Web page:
Preparing for college is an exciting process in high school that requires time, research, and persistence. Understandably, grades are a significant factor in the acceptance decision—but you might be surprised to learn that obtaining an effective letter of recommendation is equally as important, and should be placed at the top of a senior's to-do list.
Why is a letter of recommendation important?
Here are a few things a good letter of recommendation can add to the college application:
- Anecdotes that make the student "real" and cause him or her stand out from the rest
- Verification of a student's soft skills—ones that cannot be shown on an application form
- An account of a student's contribution to a course or project
- Additional insight about a student's strengths and learning style
If your online high school student is getting ready to apply for college soon, consider the following tips to help him or her receive a constructive letter of recommendation.
- Read the application requirements.
Since each college or university has different application requirements, it is important to thoroughly review them. Students will find information about letters of recommendation, including how many they will need, deadlines, how to submit them, and whom they should come from. Some schools may want the letter to come from a specific teacher or person, so students should wait until they know exactly what is expected to request one. Even if the school makes the letter optional, college applicants should take advantage of any opportunity that will provide a more well-rounded view of their academic journey.
- Provide helpful facts.
To help make the writing process easier for their reference, students can offer some background information about their personal and academic accomplishments. For example, online students at Connections Academy have the option to fill out a college recommendation survey. This survey includes prompts such as, "What five adjectives best describe you as a person and set you apart from your classmates?" and "If you have already selected a career goal, please describe the career and explain your attraction to it." Providing background information is a minor task, but it can help change the letter from mediocre to exceptional.
- Choose your reference wisely.
Naturally, students most likely want to choose a reference based on how well they did in that person's class. However, a good letter of recommendation requires more than just a token statement about how great the student is. It should bring something different to the table, and come from a teacher who really knows the student. For instance, students may want to choose someone who helped them with a course that they struggled in. The reference can talk about how the student overcame obstacles, showed resilience, and improved from the start of the course to the end. If the student hasn't had any real conversations or interaction with the reference, the letter can end up sounding generic and forced. So beyond regular classroom participation, it's important for high school students in virtual school to be proactive in getting to know their teachers and school staff.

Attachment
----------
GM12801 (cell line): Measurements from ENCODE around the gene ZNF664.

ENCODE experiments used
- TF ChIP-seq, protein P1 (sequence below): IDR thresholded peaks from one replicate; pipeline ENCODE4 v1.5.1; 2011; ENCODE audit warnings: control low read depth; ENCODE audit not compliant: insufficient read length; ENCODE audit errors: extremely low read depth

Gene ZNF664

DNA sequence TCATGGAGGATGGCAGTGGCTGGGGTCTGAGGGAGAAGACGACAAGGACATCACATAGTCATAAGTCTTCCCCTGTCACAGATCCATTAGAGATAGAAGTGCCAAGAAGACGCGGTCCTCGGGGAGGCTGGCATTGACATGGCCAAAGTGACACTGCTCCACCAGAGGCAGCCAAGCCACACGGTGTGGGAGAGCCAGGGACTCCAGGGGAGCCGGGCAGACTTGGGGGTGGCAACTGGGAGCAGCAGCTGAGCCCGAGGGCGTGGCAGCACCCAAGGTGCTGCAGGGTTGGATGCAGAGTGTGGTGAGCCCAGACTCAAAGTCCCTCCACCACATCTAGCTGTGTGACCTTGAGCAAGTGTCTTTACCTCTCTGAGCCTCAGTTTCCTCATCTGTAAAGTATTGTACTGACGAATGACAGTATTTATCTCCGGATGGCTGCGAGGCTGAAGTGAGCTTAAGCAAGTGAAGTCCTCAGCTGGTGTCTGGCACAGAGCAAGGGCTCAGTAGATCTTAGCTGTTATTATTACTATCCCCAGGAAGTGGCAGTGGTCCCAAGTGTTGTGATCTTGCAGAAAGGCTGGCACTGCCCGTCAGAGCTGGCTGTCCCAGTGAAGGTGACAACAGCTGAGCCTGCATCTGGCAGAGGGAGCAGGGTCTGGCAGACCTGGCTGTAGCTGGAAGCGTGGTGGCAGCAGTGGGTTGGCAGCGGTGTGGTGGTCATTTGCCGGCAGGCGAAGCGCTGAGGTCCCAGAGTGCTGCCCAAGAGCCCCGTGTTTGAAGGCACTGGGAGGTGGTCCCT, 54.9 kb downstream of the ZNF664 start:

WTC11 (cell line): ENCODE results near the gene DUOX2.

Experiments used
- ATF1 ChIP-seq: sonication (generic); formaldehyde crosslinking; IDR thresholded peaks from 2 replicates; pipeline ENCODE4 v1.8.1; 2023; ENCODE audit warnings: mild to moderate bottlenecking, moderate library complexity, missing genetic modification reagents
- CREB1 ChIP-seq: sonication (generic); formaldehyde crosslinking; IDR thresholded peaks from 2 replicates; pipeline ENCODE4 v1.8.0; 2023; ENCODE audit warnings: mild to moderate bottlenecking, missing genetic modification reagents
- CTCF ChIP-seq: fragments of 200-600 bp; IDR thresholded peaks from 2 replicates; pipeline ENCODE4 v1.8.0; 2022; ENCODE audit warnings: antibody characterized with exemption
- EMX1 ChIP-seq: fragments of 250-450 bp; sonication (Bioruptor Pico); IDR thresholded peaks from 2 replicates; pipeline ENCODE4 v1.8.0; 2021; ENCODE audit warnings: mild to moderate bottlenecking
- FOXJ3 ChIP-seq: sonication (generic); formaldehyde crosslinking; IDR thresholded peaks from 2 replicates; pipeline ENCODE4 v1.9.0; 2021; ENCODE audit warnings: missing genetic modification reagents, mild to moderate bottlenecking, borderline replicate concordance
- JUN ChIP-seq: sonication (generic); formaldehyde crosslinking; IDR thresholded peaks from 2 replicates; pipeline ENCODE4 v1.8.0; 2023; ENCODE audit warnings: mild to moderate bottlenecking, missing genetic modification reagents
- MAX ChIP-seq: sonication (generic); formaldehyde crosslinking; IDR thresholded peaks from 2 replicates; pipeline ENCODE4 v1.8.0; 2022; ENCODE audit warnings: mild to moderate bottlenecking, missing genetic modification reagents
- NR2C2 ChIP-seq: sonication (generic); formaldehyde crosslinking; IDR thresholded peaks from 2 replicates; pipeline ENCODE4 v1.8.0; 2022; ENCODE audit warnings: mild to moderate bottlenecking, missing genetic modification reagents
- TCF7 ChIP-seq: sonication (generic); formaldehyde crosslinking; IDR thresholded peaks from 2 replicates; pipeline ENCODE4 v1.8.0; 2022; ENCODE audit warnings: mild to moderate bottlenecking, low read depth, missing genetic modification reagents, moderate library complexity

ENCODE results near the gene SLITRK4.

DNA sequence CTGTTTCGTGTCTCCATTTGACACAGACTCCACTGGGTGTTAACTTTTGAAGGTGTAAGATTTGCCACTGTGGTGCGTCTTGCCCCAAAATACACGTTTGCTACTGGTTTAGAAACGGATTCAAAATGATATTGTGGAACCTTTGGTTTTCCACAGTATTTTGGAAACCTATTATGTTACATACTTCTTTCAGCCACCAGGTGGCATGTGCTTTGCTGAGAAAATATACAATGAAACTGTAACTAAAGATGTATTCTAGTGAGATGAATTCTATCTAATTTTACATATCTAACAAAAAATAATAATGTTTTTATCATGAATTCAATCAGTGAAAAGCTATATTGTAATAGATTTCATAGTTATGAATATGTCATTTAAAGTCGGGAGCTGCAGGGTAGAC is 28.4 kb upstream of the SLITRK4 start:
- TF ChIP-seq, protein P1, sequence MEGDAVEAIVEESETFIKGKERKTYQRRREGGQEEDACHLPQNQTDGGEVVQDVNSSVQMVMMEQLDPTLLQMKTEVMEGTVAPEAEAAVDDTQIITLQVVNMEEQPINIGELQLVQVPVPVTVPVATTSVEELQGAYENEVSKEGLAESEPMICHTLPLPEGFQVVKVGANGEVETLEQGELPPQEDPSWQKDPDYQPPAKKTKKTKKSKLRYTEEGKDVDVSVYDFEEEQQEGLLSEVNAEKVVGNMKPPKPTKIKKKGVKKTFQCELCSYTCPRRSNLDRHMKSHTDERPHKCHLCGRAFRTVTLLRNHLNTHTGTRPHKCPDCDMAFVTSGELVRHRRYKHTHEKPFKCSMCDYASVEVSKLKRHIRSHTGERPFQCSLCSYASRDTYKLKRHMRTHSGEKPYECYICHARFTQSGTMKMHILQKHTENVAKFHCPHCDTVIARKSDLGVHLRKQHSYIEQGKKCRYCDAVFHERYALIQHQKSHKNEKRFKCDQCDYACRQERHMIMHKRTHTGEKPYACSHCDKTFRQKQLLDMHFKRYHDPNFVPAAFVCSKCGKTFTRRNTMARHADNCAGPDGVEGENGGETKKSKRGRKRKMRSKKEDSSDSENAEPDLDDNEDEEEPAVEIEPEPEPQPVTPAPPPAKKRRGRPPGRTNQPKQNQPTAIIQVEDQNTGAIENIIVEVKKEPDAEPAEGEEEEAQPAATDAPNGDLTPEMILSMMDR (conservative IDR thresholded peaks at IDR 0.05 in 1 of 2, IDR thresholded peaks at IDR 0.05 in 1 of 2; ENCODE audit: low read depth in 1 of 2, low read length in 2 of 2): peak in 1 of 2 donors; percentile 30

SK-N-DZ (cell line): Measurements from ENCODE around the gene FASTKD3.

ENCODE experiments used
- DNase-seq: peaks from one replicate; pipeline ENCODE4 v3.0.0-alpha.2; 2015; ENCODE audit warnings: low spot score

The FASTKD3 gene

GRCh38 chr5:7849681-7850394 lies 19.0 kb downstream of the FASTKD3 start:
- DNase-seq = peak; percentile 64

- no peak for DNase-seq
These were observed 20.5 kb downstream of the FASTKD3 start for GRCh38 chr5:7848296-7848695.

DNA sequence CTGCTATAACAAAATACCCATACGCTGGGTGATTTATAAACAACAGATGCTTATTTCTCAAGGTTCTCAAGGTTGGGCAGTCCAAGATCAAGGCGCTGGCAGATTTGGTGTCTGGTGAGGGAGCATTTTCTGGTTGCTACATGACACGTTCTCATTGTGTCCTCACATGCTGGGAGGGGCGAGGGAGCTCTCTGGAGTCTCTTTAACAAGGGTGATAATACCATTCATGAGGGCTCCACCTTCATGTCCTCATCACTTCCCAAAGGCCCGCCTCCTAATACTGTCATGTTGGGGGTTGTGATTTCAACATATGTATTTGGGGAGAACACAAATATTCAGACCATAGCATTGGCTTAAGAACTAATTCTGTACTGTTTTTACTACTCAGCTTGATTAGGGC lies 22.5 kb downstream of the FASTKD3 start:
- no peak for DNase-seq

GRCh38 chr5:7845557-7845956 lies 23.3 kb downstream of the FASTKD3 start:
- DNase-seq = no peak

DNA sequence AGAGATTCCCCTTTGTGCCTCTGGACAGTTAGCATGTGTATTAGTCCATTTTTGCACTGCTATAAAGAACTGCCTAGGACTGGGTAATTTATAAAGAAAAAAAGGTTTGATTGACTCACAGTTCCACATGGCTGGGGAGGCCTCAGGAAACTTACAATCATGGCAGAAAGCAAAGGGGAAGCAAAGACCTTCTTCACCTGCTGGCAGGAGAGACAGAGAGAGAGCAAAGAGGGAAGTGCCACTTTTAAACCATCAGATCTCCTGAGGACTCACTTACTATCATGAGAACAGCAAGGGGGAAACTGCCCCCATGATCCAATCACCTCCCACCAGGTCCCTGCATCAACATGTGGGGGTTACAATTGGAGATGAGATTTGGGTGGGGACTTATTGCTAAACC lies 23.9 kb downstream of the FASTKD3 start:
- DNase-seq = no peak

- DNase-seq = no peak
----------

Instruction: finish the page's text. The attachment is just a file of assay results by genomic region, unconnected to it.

- Be courteous and thorough when asking for a recommendation.
Keep in mind that writing a recommendation letter is a time-consuming task. Recommendations need to be requested at least two weeks before the deadline, but one month in advance is ideal. In a virtual school environment, it's best to request the recommendation via email. In the request, students should provide the prospective reference with a list of colleges or universities that they will be applying to, as well as the deadline for each. If the recommendation needs to be handwritten, students can print out the form and send the reference an envelope with a stamp—this small but generous detail will go a long way in showing appreciation and respect for the person giving the recommendation.
- Ask if the recommendation will be favorable.
It might be an uncomfortable question to ask, but students need to make sure the reference is confident about providing a recommendation. If he or she is hesitant, the letter isn't going to do the student any good. As an alternative, students can ask a teacher from the previous school year, or another staff member such as a counselor or assistant principal. Recommendations can also come from an adult outside of school through a part-time job, extracurricular activities, or volunteer work, as long as the application instructions allow it. If the student would really like one of his or her current teachers to write the letter, set up a meeting with the teacher so that the two can get to know each other better.
- Follow up with the reference.
Even after students receive their recommendations, their duties are not over! They should always be polite by thanking the reference, as he or she takes time away from everyday responsibilities and contributes considerably to the student's college application process. Similarly, the student should follow-up to let the reference know about the outcome. He or she will be pleased to hear the news and celebrate successes.
Obtaining a great letter of recommendation calls for diligence and organization, but your student's efforts will be worth it when he or she begins a stimulating new academic chapter in a college or university!